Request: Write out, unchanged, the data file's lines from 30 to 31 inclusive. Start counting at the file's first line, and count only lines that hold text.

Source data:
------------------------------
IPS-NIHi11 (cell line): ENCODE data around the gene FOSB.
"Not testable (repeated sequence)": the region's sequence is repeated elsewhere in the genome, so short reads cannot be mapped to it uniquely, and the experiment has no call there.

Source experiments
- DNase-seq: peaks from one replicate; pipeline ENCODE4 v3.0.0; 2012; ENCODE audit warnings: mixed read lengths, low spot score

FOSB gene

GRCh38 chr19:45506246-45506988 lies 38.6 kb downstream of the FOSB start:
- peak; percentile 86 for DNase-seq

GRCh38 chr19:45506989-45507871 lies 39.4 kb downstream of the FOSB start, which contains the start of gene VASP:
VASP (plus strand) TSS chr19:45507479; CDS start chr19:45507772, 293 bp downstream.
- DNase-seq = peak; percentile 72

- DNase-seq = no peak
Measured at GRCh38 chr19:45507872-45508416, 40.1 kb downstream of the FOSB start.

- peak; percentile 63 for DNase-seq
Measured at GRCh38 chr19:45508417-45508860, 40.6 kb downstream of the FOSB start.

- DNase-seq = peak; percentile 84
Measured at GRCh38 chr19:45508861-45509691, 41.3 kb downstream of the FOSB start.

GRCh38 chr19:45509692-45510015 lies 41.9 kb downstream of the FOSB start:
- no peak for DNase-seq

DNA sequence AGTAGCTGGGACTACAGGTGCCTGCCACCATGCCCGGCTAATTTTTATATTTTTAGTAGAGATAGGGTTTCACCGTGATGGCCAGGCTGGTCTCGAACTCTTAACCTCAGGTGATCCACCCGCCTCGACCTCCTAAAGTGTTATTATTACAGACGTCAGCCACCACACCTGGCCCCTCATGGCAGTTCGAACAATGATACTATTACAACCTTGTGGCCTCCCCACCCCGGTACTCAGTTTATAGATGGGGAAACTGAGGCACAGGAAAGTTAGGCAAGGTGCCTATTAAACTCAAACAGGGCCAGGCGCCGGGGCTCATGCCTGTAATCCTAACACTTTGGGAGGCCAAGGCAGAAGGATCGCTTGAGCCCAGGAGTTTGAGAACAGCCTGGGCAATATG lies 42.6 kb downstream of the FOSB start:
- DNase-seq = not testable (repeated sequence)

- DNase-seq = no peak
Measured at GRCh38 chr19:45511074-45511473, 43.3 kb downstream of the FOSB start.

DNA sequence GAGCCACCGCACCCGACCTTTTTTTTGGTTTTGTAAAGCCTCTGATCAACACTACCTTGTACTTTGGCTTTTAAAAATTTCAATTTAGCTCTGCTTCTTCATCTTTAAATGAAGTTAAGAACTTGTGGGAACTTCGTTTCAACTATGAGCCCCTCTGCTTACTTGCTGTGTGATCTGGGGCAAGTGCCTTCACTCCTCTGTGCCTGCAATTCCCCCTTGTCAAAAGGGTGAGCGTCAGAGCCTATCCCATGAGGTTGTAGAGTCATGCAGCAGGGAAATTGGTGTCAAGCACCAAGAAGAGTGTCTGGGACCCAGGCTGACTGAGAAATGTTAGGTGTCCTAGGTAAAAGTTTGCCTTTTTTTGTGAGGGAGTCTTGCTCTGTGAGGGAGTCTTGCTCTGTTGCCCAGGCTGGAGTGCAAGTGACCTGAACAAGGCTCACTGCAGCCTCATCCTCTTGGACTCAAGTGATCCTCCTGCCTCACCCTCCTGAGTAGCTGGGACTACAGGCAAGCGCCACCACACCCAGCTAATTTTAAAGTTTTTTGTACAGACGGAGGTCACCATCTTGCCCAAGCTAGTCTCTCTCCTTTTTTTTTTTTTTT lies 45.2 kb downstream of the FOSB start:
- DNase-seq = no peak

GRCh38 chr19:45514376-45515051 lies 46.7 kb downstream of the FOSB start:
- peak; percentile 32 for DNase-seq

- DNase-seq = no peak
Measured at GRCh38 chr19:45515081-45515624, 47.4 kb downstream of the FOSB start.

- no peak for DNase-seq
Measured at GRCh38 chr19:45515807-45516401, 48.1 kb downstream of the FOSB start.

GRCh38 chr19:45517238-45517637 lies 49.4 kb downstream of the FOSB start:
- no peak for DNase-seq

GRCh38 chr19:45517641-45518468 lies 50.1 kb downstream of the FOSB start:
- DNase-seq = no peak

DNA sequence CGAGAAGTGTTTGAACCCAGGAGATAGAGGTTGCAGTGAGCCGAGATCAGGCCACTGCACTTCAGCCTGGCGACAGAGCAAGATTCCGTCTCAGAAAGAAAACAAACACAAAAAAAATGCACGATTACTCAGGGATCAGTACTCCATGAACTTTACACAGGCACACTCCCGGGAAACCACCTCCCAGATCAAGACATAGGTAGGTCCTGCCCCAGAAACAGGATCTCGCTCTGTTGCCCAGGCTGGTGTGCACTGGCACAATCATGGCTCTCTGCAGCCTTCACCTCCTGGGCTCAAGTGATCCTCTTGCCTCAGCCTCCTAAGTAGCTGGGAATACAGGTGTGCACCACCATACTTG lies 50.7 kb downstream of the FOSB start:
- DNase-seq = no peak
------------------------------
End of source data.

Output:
Measured at GRCh38 chr19:45515807-45516401, 48.1 kb downstream of the FOSB start.

GRCh38 chr19:45517238-45517637 lies 49.4 kb downstream of the FOSB start: